President-elect Barack Obama's pick to head the U.S. Environmental Protection Agency pledged Wednesday that decisions at the agency will be based on science and the law and not politics.
Lisa Jackson's statement, prepared for her Senate confirmation hearing, was the clearest signal yet that the Obama administration plans to take the agency in a different direction. The Bush administration at times ignored the advice of scientific experts on decisions ranging from global warming to air pollution.
"Science must be the backbone of what EPA does," said Jackson. "EPA's addressing of scientific decisions should reflect the expert judgment of the agency's career scientists."
The Senate Committee on Environment and Public Works is also considering the nomination of Nancy Sutley, Obama's choice to chair the White House Council on Environmental Quality.
Sutley also vowed to rely on science as she helped to "move the nation to greater reliance on clean energy and increase energy security."
Senators are expected to press both candidates for details on how the incoming administration plans to tackle global warming and water pollution. They also could be asked whether they plan to redo Bush administration rules that Senate Democrats say have weakened environmental protections.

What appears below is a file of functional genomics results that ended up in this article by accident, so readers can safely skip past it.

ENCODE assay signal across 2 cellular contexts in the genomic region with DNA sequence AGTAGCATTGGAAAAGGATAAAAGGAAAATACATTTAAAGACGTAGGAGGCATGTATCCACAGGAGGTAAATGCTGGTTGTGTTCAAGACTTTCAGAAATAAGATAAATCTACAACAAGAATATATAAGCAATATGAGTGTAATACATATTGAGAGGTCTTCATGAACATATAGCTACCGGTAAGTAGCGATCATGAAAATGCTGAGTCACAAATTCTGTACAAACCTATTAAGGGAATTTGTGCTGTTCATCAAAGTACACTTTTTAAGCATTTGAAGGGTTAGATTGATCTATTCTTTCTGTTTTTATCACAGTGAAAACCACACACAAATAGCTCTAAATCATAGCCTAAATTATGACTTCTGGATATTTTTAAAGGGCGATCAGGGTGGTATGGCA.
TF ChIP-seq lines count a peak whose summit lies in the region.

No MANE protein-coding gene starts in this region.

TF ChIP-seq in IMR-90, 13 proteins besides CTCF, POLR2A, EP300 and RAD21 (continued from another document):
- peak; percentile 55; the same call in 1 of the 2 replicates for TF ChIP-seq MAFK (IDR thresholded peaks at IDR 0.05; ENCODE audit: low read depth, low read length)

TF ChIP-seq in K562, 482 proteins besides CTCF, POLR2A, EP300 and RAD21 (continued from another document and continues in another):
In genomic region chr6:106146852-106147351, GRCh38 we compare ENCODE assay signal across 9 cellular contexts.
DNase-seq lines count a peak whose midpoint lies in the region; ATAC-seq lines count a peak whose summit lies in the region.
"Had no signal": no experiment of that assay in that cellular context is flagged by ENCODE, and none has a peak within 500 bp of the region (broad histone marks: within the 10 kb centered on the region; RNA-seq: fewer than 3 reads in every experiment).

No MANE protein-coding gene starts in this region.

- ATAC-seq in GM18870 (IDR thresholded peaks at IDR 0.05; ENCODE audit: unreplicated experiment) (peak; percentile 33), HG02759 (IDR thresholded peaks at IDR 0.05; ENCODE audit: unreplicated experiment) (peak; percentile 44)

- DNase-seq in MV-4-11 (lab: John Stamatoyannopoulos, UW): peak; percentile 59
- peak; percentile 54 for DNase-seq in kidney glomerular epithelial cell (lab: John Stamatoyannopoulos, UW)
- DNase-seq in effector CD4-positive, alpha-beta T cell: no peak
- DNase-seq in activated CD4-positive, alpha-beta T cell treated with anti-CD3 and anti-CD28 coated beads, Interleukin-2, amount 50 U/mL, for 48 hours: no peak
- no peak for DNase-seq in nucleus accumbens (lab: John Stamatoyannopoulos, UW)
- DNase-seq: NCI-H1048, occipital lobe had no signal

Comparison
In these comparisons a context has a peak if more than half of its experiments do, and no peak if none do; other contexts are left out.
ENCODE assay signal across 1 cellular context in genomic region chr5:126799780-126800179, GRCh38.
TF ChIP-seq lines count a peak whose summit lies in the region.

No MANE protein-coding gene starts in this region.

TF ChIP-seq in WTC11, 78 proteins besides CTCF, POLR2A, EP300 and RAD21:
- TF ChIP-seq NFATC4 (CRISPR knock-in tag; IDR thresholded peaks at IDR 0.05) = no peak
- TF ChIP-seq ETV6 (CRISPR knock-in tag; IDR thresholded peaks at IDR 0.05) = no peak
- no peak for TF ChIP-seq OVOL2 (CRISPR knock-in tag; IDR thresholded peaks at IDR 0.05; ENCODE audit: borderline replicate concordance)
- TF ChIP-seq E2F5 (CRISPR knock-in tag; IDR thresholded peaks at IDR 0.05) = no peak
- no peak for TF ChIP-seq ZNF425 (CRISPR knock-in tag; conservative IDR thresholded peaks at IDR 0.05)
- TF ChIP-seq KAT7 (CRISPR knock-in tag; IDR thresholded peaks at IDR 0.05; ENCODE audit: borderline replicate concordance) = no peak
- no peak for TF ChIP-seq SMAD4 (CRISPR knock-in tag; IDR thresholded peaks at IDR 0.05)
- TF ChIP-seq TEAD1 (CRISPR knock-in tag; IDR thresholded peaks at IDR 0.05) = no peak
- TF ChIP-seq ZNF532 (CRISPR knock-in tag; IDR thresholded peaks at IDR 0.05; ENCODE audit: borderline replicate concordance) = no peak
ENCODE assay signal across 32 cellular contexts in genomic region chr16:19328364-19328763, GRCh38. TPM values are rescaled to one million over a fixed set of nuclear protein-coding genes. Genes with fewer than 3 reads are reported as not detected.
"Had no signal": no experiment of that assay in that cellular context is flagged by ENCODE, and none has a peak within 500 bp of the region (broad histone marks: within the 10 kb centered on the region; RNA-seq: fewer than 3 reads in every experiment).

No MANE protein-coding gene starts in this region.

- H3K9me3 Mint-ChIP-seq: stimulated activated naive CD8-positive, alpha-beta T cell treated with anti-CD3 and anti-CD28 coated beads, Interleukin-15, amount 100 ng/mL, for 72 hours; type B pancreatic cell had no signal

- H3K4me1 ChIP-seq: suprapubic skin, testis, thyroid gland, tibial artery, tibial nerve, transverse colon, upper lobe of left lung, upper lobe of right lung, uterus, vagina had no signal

Obama has called for legislation to curb the gas emissions blamed for global warming. But it is unclear whether he will pursue a new law first or use existing statutes to more quickly address the problem. He could immediately grant states like California the right to regulate emissions from automobile tailpipes, or trigger controls under the Clean Air Act.
Democrats will want Jackson, the former head of New Jersey's environmental department, to commit to regulating the disposal of toxic coal ash after two recent spills at power plants in the states of Alabama and Tennessee.
If confirmed, Jackson, 46, would be the first black person to lead the EPA _ an agency with 17,000 employees and a $7 billion budget.
Before running the New Jersey Department of Environmental Protection, Jackson worked at the EPA for 16 years. She served under Carol Browner, President Bill Clinton's EPA chief and Obama's pick for a new White House position coordinating energy and climate policy.
Sutley, 46, is the deputy mayor for energy and environment in Los Angeles. She is the daughter of Argentinean immigrants and is a gay rights activist. She also worked at the EPA during the Clinton administration.
If confirmed, Sutley will coordinate energy and environmental policy from the White House.
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